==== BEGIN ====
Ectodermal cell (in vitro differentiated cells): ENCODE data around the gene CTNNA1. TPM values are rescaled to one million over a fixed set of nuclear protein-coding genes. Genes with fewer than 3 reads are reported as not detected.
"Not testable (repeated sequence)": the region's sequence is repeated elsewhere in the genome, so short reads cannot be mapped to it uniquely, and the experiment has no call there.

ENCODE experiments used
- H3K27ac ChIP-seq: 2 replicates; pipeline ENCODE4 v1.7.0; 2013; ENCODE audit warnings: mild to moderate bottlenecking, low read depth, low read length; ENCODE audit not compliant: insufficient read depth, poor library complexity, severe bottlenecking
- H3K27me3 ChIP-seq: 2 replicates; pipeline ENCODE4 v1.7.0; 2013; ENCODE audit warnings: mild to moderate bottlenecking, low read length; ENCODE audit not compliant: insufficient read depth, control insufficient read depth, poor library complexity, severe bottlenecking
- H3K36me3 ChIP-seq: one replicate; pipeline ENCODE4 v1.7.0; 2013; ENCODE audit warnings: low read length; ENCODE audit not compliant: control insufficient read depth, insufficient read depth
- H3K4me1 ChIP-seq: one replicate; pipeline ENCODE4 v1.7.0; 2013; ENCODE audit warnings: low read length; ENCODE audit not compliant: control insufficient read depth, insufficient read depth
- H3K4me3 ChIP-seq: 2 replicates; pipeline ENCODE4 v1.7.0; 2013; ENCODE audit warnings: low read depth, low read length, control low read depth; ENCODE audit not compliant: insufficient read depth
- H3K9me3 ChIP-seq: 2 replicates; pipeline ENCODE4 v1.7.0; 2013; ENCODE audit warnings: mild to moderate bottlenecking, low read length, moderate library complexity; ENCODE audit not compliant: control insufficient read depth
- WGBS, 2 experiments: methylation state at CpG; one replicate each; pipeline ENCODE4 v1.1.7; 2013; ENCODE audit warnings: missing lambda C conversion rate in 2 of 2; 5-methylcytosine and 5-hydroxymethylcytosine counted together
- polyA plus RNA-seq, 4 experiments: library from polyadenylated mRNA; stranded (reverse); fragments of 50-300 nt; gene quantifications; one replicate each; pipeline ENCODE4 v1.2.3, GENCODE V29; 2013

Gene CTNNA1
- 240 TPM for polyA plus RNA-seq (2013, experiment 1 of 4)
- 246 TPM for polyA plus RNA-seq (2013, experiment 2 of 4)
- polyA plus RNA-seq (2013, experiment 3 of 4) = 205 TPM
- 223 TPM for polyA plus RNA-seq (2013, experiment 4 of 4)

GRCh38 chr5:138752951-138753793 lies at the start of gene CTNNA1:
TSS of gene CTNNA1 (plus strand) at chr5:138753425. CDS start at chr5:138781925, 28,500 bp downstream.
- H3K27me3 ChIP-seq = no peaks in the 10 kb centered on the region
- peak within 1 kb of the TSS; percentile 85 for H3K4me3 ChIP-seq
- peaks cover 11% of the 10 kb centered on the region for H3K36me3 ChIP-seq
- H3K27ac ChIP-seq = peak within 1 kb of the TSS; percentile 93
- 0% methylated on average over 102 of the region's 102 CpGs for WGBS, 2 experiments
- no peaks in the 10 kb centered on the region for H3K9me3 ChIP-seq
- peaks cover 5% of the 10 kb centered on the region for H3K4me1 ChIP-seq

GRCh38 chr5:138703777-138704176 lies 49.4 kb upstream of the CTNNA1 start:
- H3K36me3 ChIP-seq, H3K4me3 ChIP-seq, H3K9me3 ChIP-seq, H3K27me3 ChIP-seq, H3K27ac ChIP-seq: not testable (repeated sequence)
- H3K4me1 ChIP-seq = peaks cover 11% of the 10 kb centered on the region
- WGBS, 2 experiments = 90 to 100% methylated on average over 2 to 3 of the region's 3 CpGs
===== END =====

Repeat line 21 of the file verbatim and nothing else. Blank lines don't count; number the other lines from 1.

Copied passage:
- peaks cover 11% of the 10 kb centered on the region for H3K36me3 ChIP-seq